Home favourite Andy Murray had the last laugh as he silenced Nikolay Davydenko's taunts with a straight sets win Tuesday to kick off his Wimbledon campaign.
The Russian had claimed players laughed at the British fourth seed, believing he exaggerates his injuries.
But Murray left Davydenko licking his wounds by beating him 6-1, 6-1 6-4 on Centre Court.
Davydenko, 31, a former world number three, but now at 47, was outclassed by his Scottish opponent.
"I'm desperate to get the tournament going because there's a lot of talk from a lot of people," Murray said afterwards.
"It's never easy playing at Wimbledon in the first round but that was a good start. The first two sets were very good. I got off to a great start and then relaxed.
"Since Queen's I've been itching to get going.
"I was hitting the ball very clean from the beginning of the match."
He faces either Croatia's Ivo Karlovic or Israel's Dudi Sela in the second round.
Murray, making his seventh Wimbledon appearance, has never lost his opening match at the All England Club and has made the semi-finals on the last three occasions.
He is bidding to become the first British man since Fred Perry in 1936 to win the men's singles crown.
Murray has come under fire in recent weeks from the likes of Virginia Wade, the last British singles winner at Wimbledon, who won the ladies' title in 1977.
She called him a "drama queen", claiming the 25-year-old exaggerated any bumps and bruises he may be feeling.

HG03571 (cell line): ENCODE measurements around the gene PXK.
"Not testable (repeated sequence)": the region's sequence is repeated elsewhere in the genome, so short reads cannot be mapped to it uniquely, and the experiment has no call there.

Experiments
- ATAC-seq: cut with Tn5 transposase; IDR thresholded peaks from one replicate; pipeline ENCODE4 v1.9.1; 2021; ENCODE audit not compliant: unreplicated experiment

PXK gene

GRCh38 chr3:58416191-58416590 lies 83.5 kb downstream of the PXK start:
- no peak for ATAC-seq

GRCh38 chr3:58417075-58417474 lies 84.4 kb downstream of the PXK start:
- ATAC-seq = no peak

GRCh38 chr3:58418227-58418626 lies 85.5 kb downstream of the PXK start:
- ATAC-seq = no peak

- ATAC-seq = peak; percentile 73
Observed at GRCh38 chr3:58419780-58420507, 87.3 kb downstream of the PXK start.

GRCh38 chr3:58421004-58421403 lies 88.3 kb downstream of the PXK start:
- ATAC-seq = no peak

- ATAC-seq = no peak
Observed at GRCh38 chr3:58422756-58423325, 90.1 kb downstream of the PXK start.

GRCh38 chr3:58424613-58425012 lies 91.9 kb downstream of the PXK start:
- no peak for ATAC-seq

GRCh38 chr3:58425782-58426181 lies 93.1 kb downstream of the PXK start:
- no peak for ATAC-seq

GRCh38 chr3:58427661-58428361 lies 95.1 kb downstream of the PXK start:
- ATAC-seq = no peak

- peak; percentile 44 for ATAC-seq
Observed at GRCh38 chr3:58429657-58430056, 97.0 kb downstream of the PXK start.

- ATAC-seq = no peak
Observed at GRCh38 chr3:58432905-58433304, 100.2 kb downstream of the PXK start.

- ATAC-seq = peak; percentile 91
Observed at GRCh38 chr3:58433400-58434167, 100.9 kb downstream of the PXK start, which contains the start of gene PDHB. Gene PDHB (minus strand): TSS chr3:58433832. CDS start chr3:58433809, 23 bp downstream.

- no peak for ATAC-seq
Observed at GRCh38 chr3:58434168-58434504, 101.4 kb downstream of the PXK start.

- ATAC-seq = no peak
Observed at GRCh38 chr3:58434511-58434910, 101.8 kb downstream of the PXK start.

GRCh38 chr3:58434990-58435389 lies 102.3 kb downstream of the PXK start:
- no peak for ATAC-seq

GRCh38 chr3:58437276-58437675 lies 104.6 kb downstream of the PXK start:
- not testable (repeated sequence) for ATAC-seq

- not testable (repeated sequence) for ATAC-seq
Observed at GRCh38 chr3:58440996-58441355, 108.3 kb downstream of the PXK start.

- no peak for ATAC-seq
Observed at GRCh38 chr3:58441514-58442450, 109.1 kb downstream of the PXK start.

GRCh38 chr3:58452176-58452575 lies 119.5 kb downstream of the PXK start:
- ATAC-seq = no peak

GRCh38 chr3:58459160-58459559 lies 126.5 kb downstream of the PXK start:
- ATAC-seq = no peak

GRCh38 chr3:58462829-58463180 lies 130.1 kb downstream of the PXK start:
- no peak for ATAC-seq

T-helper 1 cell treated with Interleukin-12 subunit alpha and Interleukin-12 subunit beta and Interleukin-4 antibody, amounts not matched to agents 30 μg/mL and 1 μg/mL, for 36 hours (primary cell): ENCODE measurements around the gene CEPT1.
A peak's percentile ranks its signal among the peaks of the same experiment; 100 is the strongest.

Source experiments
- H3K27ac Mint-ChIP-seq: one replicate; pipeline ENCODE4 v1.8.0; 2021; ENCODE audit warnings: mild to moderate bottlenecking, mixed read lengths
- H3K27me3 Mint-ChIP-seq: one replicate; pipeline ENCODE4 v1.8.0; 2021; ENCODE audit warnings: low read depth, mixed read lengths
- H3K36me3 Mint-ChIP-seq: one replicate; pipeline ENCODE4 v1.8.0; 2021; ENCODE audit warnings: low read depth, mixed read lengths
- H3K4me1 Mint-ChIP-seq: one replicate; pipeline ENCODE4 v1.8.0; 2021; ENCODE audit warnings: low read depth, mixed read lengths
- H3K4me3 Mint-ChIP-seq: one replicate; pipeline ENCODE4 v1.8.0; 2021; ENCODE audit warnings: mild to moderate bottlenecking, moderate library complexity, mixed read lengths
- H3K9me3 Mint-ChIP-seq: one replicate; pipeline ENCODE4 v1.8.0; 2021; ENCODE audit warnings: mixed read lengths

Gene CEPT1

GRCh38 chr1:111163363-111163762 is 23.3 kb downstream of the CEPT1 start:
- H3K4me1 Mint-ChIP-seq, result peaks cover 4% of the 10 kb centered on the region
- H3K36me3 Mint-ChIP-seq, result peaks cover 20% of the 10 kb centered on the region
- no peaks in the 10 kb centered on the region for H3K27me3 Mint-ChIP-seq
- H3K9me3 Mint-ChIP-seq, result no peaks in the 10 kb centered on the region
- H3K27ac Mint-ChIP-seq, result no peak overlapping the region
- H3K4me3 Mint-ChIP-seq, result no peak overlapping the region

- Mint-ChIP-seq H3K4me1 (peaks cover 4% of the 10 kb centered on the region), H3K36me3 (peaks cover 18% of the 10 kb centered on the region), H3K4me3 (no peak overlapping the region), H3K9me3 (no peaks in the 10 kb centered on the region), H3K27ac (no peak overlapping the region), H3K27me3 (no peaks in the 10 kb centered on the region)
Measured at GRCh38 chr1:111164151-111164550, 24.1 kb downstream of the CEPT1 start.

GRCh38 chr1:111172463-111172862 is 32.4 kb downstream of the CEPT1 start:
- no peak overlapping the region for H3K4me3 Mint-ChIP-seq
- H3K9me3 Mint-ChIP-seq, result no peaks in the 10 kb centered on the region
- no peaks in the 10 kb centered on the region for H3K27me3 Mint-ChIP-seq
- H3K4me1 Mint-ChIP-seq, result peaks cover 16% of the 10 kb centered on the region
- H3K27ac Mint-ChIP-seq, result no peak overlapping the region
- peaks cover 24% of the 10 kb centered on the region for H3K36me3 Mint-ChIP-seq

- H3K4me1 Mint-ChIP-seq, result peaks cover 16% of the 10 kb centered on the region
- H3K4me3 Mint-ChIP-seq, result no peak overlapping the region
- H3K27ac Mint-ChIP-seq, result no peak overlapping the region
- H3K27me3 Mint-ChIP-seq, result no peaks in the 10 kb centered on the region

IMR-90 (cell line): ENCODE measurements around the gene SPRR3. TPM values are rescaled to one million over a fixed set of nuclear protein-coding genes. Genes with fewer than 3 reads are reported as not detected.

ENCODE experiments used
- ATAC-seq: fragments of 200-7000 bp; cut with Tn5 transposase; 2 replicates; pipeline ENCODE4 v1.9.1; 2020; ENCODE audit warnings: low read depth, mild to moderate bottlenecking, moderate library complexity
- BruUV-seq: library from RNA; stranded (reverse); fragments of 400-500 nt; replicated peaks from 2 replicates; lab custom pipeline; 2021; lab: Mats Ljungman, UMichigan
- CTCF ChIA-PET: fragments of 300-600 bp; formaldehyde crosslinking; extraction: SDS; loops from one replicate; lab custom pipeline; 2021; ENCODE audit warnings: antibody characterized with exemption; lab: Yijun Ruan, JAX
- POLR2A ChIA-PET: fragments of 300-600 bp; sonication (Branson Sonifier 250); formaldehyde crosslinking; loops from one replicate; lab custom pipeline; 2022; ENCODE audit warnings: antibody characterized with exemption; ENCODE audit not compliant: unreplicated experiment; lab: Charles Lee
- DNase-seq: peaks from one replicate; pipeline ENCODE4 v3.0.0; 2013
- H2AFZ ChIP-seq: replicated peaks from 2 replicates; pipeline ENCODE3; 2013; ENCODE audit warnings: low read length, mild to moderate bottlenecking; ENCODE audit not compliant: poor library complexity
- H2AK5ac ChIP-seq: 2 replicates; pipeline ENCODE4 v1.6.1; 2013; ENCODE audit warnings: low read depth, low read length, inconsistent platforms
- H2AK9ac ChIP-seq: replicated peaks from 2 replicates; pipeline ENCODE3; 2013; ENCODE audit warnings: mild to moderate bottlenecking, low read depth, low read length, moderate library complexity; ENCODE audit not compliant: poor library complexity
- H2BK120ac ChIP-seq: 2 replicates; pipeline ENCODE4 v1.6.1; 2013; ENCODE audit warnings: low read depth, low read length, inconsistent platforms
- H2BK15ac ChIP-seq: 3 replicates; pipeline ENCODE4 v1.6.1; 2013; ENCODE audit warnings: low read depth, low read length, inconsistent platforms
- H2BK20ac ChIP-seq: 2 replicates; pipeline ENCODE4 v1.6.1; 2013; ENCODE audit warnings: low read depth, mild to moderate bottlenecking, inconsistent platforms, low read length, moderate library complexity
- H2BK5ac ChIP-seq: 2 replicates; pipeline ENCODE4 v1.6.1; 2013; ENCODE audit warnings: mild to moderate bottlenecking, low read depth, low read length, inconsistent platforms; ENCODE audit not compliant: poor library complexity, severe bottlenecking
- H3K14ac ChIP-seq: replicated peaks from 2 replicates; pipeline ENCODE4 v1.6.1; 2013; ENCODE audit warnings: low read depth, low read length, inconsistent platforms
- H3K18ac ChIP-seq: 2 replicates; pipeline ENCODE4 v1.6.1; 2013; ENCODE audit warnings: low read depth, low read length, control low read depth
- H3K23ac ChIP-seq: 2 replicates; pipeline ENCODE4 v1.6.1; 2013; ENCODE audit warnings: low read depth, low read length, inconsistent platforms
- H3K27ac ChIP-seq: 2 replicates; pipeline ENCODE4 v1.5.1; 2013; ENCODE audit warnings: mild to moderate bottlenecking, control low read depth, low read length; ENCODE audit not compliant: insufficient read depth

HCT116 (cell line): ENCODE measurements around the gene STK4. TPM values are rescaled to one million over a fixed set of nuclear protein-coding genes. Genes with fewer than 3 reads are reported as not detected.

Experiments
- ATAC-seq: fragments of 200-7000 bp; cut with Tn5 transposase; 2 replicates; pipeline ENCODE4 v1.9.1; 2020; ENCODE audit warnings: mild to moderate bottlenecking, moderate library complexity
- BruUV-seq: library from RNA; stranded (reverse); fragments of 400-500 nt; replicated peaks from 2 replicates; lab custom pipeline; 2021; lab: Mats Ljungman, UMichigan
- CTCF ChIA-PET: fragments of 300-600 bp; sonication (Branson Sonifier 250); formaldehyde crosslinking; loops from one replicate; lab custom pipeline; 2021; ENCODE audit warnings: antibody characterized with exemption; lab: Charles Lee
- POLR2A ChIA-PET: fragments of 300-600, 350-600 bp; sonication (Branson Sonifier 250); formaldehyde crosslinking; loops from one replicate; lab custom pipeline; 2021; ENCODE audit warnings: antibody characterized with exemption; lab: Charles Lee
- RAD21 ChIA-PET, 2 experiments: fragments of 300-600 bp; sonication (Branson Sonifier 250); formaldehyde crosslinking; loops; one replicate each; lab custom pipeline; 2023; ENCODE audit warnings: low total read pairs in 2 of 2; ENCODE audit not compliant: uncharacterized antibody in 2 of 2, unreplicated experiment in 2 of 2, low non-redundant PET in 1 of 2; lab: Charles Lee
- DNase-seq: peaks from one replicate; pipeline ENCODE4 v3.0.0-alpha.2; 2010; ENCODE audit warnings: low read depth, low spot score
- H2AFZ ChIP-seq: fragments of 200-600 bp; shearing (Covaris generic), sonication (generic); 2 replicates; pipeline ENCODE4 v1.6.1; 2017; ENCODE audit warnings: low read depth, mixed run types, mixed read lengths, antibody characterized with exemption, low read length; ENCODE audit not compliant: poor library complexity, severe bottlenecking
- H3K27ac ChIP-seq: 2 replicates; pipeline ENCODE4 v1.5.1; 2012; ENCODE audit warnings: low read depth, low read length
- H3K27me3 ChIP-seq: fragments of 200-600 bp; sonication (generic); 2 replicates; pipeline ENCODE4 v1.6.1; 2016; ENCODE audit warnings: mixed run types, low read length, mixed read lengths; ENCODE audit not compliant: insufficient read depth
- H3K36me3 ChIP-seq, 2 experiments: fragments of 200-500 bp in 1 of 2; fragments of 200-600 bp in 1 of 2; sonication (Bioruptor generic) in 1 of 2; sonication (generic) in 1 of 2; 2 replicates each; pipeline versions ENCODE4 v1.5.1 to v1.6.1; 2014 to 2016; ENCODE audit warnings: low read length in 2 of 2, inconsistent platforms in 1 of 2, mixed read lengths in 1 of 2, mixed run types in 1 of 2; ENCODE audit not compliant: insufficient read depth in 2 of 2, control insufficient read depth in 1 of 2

"We just laugh sometimes," Davydenko told The Sun newspaper on Tuesday.
"Sometimes he walks on court, he looks tired, like he doesn't want to run anymore and then he runs like an animal. He has done that all his career.
"He may have a pain somewhere but if you ask any player they will all say they have pains here and there. Nobody says they are perfect. It's just not possible."
Murray showed no bitterness at the end of the match, shaking hands with Davydenko at the net.
He added later that he was unconcerned about either the criticisms he had received from players or from the annual pressures at his home Grand Slam.
"I just wanted to go out there, play well, keep my focus, and not worry about the other stuff that goes on off the court around this time of the year," he said.
"I think I did a good job of that Time to let the tennis do the talking.
"I guess that stopping getting asked questions or have people doubting you is by playing tennis and winning matches. That's what I need to do the rest of the tournament."